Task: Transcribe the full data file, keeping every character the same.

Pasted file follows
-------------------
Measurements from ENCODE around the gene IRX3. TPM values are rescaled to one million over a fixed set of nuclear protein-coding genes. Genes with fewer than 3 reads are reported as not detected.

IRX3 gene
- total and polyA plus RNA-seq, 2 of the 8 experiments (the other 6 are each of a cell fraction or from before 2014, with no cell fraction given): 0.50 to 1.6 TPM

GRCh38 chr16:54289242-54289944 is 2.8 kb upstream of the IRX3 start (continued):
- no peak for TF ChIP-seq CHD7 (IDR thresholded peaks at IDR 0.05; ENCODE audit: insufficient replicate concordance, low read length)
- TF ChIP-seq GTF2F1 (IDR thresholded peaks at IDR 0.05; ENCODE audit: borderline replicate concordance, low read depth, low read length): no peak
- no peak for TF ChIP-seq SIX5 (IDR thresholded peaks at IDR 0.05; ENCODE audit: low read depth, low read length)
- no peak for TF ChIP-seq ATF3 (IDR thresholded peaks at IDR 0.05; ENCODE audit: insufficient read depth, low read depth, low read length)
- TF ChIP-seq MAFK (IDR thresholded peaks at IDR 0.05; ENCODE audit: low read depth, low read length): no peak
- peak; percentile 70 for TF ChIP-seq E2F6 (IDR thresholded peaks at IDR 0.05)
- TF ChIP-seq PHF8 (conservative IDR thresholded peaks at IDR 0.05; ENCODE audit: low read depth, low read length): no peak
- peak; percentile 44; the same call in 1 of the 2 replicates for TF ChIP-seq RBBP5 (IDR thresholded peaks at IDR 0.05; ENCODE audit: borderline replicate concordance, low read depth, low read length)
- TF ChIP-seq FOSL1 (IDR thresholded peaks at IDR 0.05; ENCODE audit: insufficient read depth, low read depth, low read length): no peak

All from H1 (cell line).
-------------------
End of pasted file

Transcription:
Measurements from ENCODE around the gene IRX3. TPM values are rescaled to one million over a fixed set of nuclear protein-coding genes. Genes with fewer than 3 reads are reported as not detected.

IRX3 gene
- total and polyA plus RNA-seq, 2 of the 8 experiments (the other 6 are each of a cell fraction or from before 2014, with no cell fraction given): 0.50 to 1.6 TPM

GRCh38 chr16:54289242-54289944 is 2.8 kb upstream of the IRX3 start (continued):
- no peak for TF ChIP-seq CHD7 (IDR thresholded peaks at IDR 0.05; ENCODE audit: insufficient replicate concordance, low read length)
- TF ChIP-seq GTF2F1 (IDR thresholded peaks at IDR 0.05; ENCODE audit: borderline replicate concordance, low read depth, low read length): no peak
- no peak for TF ChIP-seq SIX5 (IDR thresholded peaks at IDR 0.05; ENCODE audit: low read depth, low read length)
- no peak for TF ChIP-seq ATF3 (IDR thresholded peaks at IDR 0.05; ENCODE audit: insufficient read depth, low read depth, low read length)
- TF ChIP-seq MAFK (IDR thresholded peaks at IDR 0.05; ENCODE audit: low read depth, low read length): no peak
- peak; percentile 70 for TF ChIP-seq E2F6 (IDR thresholded peaks at IDR 0.05)
- TF ChIP-seq PHF8 (conservative IDR thresholded peaks at IDR 0.05; ENCODE audit: low read depth, low read length): no peak
- peak; percentile 44; the same call in 1 of the 2 replicates for TF ChIP-seq RBBP5 (IDR thresholded peaks at IDR 0.05; ENCODE audit: borderline replicate concordance, low read depth, low read length)
- TF ChIP-seq FOSL1 (IDR thresholded peaks at IDR 0.05; ENCODE audit: insufficient read depth, low read depth, low read length): no peak

All from H1 (cell line).